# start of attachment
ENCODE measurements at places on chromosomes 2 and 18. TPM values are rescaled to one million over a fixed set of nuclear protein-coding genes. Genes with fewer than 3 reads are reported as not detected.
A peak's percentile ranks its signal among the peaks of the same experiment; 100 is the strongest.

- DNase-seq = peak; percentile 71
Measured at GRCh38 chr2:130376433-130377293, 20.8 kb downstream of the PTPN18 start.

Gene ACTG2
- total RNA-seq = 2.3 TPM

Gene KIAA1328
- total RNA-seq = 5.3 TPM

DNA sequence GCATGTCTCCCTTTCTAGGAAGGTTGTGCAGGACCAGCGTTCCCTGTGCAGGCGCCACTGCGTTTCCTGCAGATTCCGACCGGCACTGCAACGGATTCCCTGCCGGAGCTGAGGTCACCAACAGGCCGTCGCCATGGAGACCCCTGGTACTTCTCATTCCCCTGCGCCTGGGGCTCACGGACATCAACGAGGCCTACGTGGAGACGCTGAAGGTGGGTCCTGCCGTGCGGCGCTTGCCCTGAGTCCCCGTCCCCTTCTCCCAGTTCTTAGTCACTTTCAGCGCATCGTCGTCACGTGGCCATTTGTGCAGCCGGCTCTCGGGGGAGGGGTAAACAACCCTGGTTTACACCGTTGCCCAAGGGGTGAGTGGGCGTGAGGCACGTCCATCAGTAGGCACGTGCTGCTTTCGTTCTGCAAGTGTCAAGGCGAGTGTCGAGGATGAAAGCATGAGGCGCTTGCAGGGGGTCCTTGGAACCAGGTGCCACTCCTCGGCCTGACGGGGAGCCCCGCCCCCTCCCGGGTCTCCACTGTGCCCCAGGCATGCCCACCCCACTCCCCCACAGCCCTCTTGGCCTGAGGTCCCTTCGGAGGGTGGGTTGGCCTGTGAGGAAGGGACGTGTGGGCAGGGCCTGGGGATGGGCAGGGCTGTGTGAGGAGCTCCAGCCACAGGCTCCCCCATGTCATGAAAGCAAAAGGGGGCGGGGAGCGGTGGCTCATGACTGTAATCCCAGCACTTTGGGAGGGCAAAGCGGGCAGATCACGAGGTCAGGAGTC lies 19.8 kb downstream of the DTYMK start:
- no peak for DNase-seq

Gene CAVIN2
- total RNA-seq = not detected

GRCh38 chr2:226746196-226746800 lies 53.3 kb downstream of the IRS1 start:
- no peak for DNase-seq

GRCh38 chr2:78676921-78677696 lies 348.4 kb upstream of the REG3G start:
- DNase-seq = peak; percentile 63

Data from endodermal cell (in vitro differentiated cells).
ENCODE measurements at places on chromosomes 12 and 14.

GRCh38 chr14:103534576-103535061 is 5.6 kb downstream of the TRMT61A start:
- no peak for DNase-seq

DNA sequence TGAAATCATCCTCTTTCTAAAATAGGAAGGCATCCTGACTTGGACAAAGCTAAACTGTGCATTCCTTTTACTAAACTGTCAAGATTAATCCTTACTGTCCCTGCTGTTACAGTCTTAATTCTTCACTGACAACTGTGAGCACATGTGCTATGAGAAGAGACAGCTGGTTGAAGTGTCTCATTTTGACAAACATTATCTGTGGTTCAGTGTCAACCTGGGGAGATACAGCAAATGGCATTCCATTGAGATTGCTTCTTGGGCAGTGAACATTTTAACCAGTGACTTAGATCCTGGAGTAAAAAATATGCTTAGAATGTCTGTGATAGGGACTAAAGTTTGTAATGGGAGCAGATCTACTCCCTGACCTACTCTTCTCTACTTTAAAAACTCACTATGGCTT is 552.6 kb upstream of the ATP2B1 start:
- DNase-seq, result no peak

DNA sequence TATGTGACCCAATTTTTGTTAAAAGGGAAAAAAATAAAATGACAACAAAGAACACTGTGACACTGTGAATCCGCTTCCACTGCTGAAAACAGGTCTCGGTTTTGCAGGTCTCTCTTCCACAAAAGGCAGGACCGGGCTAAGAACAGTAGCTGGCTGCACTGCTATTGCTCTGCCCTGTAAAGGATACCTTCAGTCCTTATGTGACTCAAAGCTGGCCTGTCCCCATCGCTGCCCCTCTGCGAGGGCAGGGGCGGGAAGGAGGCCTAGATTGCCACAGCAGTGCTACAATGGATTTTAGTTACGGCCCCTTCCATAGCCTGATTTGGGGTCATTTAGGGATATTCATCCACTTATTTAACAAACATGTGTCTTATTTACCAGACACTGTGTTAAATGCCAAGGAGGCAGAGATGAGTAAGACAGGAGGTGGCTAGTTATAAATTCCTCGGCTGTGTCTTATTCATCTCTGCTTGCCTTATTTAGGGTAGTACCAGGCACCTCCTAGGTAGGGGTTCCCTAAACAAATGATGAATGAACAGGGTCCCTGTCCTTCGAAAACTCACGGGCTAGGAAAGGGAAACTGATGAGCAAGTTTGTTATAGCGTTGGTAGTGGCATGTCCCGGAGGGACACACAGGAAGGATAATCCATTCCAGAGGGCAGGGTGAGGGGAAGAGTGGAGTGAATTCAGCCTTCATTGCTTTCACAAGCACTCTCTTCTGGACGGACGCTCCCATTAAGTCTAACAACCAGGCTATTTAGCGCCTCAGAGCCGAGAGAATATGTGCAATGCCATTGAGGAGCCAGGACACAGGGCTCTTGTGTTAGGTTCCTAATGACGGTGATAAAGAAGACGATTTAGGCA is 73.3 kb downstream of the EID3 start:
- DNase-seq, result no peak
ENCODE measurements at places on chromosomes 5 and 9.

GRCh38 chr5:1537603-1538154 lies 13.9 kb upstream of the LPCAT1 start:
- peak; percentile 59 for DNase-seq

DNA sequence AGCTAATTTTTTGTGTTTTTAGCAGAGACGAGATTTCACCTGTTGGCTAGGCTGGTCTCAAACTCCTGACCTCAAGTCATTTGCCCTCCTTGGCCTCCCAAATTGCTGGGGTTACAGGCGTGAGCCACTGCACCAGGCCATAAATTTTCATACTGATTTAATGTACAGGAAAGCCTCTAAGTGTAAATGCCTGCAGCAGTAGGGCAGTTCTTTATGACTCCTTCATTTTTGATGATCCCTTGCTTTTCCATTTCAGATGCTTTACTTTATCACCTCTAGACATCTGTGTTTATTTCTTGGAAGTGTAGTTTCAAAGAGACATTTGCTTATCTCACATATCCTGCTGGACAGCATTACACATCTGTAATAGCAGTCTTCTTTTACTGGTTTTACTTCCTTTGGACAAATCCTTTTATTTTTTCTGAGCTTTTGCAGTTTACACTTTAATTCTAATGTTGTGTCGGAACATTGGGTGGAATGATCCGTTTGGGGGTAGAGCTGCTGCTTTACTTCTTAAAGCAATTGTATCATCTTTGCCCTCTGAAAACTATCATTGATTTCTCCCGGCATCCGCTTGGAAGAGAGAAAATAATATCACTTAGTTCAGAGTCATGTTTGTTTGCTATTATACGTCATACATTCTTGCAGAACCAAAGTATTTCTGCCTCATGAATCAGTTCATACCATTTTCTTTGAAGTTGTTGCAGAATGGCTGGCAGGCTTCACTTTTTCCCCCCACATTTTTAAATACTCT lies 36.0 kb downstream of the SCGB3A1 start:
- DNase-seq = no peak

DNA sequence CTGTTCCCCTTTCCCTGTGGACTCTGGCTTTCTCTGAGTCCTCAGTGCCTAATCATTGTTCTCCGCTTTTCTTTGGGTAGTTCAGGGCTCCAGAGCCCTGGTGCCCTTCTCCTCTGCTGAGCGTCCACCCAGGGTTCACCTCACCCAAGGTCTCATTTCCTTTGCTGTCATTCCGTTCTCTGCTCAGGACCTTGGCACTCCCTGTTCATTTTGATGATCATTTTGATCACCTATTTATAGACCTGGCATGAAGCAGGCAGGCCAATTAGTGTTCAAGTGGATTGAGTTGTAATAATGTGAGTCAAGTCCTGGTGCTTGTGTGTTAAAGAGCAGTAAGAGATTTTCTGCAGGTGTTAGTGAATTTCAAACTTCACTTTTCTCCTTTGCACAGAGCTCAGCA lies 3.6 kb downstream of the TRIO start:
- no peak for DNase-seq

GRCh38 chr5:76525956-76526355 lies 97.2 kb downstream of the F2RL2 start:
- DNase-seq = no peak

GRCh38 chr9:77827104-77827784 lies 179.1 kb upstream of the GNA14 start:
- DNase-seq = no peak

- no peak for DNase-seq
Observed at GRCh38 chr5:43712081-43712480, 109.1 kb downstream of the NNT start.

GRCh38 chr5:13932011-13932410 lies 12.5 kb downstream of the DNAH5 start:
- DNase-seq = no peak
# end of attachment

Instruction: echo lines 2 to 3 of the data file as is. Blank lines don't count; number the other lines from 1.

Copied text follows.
A peak's percentile ranks its signal among the peaks of the same experiment; 100 is the strongest.

- DNase-seq = peak; percentile 71